Written by Don Byrd

School officials in Mercer County, West Virginia, last week asked a federal judge to dismiss a lawsuit challenging the constitutionality of a Bible class offered to public school students during the instructional day. The class is voluntary, they argue, and is funded separately. But as a Washington Post report suggests, that doesn’t cure all of the church-state problems.

Here is an excerpt:

Elizabeth Deal, who describes herself as agnostic, is one of the plaintiffs in the case. Her daughter attended elementary school in nearby Bluefield, but Deal kept her out of the Bible class. Even though the class was optional, Deal said there weren’t any alternative lessons or activities for those who opted out. Her daughter was told to sit in the computer lab for that half-hour and read a book.

Bypassing the class left her vulnerable to bullying. Deal said other students told her daughter that she was going to hell. One day a student saw her daughter reading a “Harry Potter” novel and told her, according to the mother: “You don’t need to be reading this. You need to be reading the Bible.”

As former Mercer County board member Lynne White explained in a West Virginia Gazette column laying out five “lies” being told to justify the program, “it is difficult to imagine a first-grader not feeling left out when her classmates listen to Bible stories, play games to name books and verses of the Bible and earn prizes while she is sent to another classroom for extra math help.”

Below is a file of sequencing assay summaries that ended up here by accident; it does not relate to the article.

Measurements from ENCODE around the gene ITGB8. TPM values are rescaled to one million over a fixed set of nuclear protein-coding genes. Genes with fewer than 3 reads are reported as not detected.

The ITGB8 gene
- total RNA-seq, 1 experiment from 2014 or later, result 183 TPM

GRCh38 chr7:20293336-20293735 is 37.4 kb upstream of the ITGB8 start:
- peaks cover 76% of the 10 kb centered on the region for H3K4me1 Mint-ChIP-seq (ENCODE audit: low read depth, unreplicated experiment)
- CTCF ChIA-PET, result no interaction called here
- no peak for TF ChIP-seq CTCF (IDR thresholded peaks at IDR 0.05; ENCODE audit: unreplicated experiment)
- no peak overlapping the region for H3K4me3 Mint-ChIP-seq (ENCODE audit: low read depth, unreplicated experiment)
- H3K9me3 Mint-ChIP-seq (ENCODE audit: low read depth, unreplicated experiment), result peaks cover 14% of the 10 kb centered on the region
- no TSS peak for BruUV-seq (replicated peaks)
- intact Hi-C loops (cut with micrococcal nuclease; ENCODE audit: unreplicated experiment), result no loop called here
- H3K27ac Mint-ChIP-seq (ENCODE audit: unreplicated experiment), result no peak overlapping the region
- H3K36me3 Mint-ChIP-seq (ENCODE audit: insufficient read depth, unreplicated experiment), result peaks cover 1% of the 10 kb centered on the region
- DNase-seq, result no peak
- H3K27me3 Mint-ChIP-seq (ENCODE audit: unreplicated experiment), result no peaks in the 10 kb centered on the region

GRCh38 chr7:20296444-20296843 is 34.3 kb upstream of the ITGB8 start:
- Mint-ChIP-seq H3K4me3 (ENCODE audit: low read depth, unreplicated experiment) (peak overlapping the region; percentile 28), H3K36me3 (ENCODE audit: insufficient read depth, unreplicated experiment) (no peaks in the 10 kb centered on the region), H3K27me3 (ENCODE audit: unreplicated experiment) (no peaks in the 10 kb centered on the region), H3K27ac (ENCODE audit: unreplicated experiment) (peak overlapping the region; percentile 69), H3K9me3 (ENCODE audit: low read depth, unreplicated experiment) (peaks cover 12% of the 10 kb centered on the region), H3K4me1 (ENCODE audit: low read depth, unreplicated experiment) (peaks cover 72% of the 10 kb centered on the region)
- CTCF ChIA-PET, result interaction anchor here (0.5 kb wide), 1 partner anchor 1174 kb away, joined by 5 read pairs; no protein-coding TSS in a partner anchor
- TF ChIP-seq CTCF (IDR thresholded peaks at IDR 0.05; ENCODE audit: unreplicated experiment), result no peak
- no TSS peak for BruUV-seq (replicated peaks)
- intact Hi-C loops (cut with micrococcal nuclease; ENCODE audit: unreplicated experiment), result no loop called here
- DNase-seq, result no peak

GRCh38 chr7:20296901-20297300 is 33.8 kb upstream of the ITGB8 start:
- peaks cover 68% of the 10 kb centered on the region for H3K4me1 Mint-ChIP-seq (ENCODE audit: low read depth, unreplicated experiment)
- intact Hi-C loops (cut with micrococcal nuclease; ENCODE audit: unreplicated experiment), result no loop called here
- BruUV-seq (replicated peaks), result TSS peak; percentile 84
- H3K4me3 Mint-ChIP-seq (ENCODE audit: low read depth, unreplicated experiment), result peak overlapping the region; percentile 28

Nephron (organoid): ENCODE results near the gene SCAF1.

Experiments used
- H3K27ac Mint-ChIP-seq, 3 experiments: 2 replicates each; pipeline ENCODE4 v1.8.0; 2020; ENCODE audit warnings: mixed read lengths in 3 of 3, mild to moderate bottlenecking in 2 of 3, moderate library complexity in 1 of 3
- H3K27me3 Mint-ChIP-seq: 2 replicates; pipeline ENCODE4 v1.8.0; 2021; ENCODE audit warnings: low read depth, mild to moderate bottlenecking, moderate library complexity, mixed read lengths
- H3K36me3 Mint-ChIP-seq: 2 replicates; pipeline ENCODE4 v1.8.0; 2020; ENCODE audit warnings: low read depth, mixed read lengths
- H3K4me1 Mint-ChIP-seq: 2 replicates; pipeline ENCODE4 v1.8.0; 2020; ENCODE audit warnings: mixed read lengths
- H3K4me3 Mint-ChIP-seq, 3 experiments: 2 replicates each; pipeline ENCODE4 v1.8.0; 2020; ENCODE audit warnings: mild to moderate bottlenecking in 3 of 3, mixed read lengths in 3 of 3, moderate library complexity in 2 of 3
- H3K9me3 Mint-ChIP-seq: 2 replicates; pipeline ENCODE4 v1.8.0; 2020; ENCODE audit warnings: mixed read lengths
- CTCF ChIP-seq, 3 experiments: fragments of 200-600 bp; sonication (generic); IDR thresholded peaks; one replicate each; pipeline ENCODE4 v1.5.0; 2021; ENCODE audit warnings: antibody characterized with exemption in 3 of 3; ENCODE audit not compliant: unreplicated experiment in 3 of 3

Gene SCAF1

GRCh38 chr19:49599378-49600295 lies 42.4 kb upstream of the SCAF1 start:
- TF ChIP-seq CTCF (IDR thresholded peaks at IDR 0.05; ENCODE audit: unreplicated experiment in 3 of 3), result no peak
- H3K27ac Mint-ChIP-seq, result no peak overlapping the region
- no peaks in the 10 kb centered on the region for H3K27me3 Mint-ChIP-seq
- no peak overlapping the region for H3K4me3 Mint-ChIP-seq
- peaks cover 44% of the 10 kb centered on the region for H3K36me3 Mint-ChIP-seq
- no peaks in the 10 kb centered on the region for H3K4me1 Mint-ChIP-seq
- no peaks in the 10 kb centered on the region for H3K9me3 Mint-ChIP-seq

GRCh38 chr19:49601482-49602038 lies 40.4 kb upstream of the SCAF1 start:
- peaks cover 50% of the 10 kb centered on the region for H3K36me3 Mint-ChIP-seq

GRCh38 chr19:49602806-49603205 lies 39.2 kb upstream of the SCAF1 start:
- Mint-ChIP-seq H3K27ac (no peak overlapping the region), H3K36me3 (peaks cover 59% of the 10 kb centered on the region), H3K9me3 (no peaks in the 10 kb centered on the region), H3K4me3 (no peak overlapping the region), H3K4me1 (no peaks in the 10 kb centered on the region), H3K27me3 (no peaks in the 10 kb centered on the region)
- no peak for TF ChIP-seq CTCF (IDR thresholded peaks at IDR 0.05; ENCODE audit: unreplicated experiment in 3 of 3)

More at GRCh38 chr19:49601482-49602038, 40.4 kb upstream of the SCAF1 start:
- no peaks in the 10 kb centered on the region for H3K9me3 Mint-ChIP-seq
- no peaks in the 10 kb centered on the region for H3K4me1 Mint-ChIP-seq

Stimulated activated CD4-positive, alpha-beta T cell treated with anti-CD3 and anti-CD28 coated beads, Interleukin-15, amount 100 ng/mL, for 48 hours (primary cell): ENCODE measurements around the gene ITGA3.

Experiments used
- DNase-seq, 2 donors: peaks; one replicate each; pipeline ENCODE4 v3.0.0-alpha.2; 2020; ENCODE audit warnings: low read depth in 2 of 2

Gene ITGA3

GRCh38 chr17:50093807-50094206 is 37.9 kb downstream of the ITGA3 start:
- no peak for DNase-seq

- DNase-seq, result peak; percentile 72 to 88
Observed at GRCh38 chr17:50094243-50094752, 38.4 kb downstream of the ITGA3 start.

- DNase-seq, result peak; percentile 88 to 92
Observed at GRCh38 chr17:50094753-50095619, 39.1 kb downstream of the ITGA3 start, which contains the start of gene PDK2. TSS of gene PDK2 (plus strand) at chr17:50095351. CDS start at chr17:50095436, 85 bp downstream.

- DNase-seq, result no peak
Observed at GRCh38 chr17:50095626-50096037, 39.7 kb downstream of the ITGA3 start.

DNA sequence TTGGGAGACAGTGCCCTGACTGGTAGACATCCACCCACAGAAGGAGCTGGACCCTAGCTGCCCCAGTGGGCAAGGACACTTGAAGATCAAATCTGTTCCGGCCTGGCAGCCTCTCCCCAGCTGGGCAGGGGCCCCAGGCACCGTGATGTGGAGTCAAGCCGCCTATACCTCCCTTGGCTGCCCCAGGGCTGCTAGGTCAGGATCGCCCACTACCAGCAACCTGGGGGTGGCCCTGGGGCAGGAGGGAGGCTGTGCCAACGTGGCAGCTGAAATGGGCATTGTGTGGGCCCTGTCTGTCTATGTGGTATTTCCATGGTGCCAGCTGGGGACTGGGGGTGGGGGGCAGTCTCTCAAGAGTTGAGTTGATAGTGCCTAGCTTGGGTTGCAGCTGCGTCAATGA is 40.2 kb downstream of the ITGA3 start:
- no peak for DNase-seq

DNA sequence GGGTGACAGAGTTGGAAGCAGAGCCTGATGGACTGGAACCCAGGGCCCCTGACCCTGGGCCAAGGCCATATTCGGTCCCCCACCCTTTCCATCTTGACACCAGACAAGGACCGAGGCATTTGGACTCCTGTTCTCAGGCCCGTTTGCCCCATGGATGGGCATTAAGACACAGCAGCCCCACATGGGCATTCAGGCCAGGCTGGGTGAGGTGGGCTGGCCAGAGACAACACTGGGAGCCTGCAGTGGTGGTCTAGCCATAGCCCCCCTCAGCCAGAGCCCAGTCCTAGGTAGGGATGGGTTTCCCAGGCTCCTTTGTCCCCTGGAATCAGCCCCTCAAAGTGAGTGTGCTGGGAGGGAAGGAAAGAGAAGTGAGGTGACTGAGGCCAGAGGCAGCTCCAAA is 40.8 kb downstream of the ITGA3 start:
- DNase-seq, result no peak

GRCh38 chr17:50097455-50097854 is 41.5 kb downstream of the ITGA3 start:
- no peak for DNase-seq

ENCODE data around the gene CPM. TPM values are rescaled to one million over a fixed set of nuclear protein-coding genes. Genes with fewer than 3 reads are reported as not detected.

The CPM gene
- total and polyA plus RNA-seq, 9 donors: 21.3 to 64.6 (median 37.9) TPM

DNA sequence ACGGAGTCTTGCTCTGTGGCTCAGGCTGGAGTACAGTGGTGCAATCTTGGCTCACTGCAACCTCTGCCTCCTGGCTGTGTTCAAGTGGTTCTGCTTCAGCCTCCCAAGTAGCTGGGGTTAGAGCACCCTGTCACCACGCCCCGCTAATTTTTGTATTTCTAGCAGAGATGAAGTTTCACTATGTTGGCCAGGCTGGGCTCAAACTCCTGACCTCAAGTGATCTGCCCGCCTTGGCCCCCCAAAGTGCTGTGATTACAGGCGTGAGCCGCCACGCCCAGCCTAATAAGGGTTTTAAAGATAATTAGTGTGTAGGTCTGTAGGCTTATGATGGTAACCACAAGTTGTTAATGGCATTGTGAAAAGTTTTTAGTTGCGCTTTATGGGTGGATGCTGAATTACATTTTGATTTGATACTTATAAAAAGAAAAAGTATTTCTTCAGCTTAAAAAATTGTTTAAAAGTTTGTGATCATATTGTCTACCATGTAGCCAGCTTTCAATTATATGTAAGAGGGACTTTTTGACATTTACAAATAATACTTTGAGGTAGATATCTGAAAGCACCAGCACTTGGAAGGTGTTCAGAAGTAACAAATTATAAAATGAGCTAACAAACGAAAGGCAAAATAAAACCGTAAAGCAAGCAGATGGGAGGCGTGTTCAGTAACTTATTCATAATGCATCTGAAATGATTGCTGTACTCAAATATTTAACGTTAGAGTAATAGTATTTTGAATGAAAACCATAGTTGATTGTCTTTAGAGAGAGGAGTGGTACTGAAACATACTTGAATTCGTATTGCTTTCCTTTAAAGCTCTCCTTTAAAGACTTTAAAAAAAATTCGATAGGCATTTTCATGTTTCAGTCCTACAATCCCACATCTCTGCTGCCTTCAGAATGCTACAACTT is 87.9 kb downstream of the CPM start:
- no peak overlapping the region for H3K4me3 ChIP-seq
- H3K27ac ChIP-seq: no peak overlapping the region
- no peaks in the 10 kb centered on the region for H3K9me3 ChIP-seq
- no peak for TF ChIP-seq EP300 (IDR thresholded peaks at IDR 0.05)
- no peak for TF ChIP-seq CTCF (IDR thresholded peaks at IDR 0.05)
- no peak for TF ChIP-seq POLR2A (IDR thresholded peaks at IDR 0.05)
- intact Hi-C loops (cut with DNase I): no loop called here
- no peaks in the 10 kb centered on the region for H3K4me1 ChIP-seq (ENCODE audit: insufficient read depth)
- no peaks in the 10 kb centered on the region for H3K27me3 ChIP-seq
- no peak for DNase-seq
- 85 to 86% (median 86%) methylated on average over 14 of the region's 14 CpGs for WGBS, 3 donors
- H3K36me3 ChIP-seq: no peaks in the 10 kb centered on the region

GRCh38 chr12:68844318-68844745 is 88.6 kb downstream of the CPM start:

Even beyond the clear threat of ostracizing students who opt-out, public school programs like this are especially problematic for elementary students, who will not likely comprehend a distinction between studying the Bible for its historical and literary import and studying it as a sacred text.

That potential confusion seems just fine to some Bible-in-schools advocates.  The Post article quotes a local minister as saying, “Any time God’s word can be proclaimed is beneficial and is a good thing.” But proclaiming God’s word is not the proper realm of the public school system. In fact, doing so abrogates their responsibility to protect the religious liberty interests of all students and parents in the district.